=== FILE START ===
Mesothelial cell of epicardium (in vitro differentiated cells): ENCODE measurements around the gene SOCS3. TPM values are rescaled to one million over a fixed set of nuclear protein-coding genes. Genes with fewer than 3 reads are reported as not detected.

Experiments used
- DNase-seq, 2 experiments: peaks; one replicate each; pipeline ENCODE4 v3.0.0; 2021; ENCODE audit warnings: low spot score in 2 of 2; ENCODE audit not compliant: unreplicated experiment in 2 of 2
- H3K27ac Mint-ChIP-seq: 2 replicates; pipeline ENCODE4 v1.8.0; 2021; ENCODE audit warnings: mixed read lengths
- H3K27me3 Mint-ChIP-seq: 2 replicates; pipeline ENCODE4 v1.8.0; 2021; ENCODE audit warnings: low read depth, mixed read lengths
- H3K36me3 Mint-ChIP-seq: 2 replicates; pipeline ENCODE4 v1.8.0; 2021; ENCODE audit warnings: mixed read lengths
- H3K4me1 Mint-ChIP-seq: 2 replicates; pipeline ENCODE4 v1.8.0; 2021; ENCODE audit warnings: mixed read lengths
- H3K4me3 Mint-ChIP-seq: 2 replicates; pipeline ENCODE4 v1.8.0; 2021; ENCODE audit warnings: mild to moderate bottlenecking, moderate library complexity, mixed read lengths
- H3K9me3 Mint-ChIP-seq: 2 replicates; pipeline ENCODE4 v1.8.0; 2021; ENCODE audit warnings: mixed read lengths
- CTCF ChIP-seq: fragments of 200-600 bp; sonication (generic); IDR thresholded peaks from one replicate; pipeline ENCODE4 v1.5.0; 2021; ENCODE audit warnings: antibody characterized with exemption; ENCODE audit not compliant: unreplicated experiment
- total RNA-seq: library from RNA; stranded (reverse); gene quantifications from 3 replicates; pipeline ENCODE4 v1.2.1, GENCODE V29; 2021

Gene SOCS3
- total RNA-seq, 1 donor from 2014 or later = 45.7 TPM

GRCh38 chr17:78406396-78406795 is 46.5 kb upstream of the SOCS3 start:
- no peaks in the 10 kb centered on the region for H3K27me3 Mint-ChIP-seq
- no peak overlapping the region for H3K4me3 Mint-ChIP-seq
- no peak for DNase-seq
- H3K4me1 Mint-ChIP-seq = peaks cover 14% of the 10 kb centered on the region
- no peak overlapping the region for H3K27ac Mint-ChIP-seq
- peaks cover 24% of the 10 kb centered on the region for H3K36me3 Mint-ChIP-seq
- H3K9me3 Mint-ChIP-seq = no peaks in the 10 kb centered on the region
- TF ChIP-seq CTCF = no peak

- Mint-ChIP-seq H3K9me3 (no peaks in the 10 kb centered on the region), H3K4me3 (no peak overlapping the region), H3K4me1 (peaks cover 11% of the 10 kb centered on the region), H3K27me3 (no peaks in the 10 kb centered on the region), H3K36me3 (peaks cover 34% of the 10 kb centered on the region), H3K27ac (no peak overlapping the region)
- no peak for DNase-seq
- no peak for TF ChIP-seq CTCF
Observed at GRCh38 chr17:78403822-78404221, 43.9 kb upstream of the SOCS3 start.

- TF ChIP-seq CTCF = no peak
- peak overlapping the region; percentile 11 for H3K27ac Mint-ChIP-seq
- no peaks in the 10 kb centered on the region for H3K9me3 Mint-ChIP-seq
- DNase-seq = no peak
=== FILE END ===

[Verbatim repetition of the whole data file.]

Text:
Mesothelial cell of epicardium (in vitro differentiated cells): ENCODE measurements around the gene SOCS3. TPM values are rescaled to one million over a fixed set of nuclear protein-coding genes. Genes with fewer than 3 reads are reported as not detected.

Experiments used
- DNase-seq, 2 experiments: peaks; one replicate each; pipeline ENCODE4 v3.0.0; 2021; ENCODE audit warnings: low spot score in 2 of 2; ENCODE audit not compliant: unreplicated experiment in 2 of 2
- H3K27ac Mint-ChIP-seq: 2 replicates; pipeline ENCODE4 v1.8.0; 2021; ENCODE audit warnings: mixed read lengths
- H3K27me3 Mint-ChIP-seq: 2 replicates; pipeline ENCODE4 v1.8.0; 2021; ENCODE audit warnings: low read depth, mixed read lengths
- H3K36me3 Mint-ChIP-seq: 2 replicates; pipeline ENCODE4 v1.8.0; 2021; ENCODE audit warnings: mixed read lengths
- H3K4me1 Mint-ChIP-seq: 2 replicates; pipeline ENCODE4 v1.8.0; 2021; ENCODE audit warnings: mixed read lengths
- H3K4me3 Mint-ChIP-seq: 2 replicates; pipeline ENCODE4 v1.8.0; 2021; ENCODE audit warnings: mild to moderate bottlenecking, moderate library complexity, mixed read lengths
- H3K9me3 Mint-ChIP-seq: 2 replicates; pipeline ENCODE4 v1.8.0; 2021; ENCODE audit warnings: mixed read lengths
- CTCF ChIP-seq: fragments of 200-600 bp; sonication (generic); IDR thresholded peaks from one replicate; pipeline ENCODE4 v1.5.0; 2021; ENCODE audit warnings: antibody characterized with exemption; ENCODE audit not compliant: unreplicated experiment
- total RNA-seq: library from RNA; stranded (reverse); gene quantifications from 3 replicates; pipeline ENCODE4 v1.2.1, GENCODE V29; 2021

Gene SOCS3
- total RNA-seq, 1 donor from 2014 or later = 45.7 TPM

GRCh38 chr17:78406396-78406795 is 46.5 kb upstream of the SOCS3 start:
- no peaks in the 10 kb centered on the region for H3K27me3 Mint-ChIP-seq
- no peak overlapping the region for H3K4me3 Mint-ChIP-seq
- no peak for DNase-seq
- H3K4me1 Mint-ChIP-seq = peaks cover 14% of the 10 kb centered on the region
- no peak overlapping the region for H3K27ac Mint-ChIP-seq
- peaks cover 24% of the 10 kb centered on the region for H3K36me3 Mint-ChIP-seq
- H3K9me3 Mint-ChIP-seq = no peaks in the 10 kb centered on the region
- TF ChIP-seq CTCF = no peak

- Mint-ChIP-seq H3K9me3 (no peaks in the 10 kb centered on the region), H3K4me3 (no peak overlapping the region), H3K4me1 (peaks cover 11% of the 10 kb centered on the region), H3K27me3 (no peaks in the 10 kb centered on the region), H3K36me3 (peaks cover 34% of the 10 kb centered on the region), H3K27ac (no peak overlapping the region)
- no peak for DNase-seq
- no peak for TF ChIP-seq CTCF
Observed at GRCh38 chr17:78403822-78404221, 43.9 kb upstream of the SOCS3 start.

- TF ChIP-seq CTCF = no peak
- peak overlapping the region; percentile 11 for H3K27ac Mint-ChIP-seq
- no peaks in the 10 kb centered on the region for H3K9me3 Mint-ChIP-seq
- DNase-seq = no peak